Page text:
Thursday, March 3, 2011

How to develop video games with evolutionary potential

I just watched this brilliant video which discusses how new distribution methods are encouraging third-party development and innovation. It made me start thinking about two relatively recent games and how they went from inexpensive cult classics to groundbreaking A-list games.

The two games in question are Grand Theft Auto and Fallout. Not to sound like a hipster, but I played both of these games before they made it big with their big budget, high-graphics third installments. I never really got into them, but I definitely saw the appeal.

Both games have a very unique and specific setting. In GTA, you played the role of an amoral criminal accepting odd jobs from similarly immoral people in a fairly real (although comically exaggerated) environment. Although this sounds fairly conventional today, when I was in high school, this was extremely unique and edgy. In Fallout, the environment was post-Apocalyptic and you were forced to negotiate with strangers in a very realistic way for goods, although you could choose whether this was done by barter or force.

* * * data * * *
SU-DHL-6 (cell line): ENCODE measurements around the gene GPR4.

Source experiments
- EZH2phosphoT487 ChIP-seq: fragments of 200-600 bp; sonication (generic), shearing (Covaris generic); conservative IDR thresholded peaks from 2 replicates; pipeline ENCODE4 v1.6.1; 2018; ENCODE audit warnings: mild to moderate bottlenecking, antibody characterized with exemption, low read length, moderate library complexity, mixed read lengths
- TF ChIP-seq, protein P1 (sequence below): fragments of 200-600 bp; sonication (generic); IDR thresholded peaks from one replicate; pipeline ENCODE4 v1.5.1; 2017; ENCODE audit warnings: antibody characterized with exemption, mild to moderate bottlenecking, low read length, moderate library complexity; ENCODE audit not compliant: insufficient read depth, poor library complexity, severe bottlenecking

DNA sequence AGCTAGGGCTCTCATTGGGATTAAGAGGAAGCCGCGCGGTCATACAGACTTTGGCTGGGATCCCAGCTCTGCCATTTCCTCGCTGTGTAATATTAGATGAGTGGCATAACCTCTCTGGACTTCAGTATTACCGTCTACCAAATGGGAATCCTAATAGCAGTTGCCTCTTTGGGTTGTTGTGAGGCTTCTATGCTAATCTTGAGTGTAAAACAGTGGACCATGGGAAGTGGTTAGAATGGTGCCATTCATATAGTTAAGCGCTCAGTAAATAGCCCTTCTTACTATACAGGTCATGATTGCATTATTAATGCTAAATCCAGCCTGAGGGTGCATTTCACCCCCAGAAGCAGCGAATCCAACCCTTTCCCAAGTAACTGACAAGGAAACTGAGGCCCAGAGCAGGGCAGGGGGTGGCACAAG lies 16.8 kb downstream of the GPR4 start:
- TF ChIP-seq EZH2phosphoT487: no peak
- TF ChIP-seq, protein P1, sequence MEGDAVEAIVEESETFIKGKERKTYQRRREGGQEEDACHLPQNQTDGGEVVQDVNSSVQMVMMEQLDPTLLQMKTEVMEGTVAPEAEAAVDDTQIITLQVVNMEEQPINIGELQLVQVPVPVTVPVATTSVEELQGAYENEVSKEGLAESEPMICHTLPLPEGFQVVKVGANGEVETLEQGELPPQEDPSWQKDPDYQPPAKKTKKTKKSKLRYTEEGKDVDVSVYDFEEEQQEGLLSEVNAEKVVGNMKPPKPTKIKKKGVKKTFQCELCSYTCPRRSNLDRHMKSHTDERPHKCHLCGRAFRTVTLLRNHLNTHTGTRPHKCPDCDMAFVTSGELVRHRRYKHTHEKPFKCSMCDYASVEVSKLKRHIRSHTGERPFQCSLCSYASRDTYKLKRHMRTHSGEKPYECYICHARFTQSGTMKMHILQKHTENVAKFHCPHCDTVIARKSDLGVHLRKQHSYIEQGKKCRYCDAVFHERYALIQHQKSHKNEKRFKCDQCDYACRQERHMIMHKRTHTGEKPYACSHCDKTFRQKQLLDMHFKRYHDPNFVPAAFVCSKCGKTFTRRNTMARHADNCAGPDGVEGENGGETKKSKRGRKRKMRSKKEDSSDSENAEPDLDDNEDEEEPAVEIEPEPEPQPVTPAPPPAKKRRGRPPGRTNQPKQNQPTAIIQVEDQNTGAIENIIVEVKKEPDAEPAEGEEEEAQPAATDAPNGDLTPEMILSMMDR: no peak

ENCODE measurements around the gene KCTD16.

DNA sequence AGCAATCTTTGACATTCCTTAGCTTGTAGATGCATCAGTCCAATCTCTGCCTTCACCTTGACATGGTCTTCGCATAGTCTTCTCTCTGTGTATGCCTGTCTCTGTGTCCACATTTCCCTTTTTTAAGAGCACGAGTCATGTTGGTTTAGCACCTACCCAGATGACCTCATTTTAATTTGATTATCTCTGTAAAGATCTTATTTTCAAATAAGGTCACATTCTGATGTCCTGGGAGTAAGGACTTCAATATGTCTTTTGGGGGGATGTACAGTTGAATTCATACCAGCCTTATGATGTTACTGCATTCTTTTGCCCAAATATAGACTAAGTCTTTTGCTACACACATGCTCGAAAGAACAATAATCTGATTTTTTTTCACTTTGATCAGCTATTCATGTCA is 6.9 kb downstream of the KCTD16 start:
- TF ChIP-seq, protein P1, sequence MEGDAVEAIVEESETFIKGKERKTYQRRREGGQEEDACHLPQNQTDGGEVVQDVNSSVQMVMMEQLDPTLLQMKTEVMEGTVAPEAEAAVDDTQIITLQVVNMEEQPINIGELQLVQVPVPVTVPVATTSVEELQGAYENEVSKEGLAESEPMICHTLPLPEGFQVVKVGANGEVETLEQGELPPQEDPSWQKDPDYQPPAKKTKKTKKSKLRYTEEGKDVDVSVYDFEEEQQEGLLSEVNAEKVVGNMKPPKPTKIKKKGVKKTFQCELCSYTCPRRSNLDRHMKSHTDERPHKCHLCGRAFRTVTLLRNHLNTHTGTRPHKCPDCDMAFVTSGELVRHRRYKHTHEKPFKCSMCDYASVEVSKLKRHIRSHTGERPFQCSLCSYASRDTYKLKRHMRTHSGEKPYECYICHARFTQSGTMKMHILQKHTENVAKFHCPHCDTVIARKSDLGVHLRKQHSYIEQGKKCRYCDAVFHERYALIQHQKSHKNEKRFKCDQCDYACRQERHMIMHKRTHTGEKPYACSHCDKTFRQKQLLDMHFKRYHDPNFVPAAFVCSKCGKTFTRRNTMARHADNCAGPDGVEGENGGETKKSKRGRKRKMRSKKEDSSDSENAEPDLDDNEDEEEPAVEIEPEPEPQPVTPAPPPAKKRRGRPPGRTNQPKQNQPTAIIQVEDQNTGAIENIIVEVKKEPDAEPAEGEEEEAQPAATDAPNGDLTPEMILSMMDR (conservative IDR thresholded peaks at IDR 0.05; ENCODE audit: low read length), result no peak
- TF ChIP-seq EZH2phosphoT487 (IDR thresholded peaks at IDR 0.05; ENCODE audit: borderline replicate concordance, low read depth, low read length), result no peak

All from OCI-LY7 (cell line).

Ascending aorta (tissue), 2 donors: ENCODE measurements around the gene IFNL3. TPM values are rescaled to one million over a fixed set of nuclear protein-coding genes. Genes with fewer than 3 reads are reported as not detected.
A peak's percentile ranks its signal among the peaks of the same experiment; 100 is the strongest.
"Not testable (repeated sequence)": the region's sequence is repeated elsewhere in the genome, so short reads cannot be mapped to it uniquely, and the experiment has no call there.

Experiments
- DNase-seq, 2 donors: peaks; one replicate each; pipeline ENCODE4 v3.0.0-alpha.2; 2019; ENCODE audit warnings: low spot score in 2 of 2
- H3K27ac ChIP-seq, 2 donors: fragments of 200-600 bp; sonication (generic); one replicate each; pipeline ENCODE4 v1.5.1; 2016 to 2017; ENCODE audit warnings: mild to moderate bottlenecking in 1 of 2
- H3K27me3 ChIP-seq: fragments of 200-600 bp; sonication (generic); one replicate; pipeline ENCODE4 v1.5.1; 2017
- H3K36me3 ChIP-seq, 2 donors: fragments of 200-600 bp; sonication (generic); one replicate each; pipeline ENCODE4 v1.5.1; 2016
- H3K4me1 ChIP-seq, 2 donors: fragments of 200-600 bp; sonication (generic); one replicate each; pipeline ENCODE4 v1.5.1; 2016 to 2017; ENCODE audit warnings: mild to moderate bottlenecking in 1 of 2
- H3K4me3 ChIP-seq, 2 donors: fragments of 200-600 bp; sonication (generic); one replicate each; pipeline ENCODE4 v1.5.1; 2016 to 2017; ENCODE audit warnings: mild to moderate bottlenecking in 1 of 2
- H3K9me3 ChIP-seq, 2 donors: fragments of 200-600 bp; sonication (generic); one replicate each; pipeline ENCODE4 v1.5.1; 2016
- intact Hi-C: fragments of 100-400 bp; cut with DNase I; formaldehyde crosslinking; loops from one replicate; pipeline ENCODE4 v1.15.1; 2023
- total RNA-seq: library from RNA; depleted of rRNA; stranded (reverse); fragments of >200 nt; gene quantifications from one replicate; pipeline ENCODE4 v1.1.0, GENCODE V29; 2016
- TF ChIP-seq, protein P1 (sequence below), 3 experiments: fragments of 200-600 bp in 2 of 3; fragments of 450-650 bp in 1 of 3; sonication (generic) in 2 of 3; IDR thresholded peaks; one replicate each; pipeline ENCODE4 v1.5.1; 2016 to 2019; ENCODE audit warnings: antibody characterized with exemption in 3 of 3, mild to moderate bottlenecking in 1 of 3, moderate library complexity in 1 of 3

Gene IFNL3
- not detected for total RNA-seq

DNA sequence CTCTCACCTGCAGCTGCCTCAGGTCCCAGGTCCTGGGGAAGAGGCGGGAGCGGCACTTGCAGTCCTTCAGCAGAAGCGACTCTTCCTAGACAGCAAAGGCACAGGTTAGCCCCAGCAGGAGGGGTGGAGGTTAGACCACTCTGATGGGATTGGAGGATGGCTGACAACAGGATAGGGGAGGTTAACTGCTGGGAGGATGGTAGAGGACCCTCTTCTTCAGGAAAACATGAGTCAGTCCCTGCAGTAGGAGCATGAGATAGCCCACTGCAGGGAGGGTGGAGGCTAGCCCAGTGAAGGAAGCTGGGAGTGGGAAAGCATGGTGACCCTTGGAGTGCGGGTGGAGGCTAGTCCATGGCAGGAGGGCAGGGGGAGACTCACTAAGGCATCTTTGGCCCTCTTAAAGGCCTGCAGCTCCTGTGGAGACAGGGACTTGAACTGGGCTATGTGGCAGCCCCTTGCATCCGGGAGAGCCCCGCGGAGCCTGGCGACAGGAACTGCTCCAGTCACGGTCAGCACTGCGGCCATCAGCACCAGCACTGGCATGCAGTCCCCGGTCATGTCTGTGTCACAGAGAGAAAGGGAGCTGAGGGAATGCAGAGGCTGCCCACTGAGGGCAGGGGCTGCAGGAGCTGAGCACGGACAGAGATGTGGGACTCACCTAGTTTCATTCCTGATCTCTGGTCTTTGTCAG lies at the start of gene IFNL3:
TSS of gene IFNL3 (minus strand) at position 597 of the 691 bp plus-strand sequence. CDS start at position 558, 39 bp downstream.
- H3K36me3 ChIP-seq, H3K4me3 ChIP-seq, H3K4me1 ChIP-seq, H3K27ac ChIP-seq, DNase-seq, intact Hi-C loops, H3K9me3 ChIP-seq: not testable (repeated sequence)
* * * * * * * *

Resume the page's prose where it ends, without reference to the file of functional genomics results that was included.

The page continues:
To get to the point, I think the reason why these games succeeded as well as they did when they became high-budget platform games is because the game mechanics were so strong in the originals. In GTA, they seemlessly integrated driving, running, shooting, storytelling, and map exploration to bring you a truly immersive experience. It is rare that any game does even two of those things well. In Fallout, they had a compelling environment which we can all relate to. What would you do to survive in the post-Apocalypse? And by limiting your resources, expanding your skill set, and varying the number of ways you can interact with NPCs, they gave you an open-ended gaming experience where you can truly craft your own story.

In short, if you can make a really well-designed game with a low budget and simple graphics, you have a much better chance of creating a groundbreaking game when you are fortunate enough to get commercial backing. But if you have the budget from the start, you might spend so much time trying to make the graphics good or adding a silly gimmick that you may forget the essential, simple elements necessary to really become absorbed in a good game.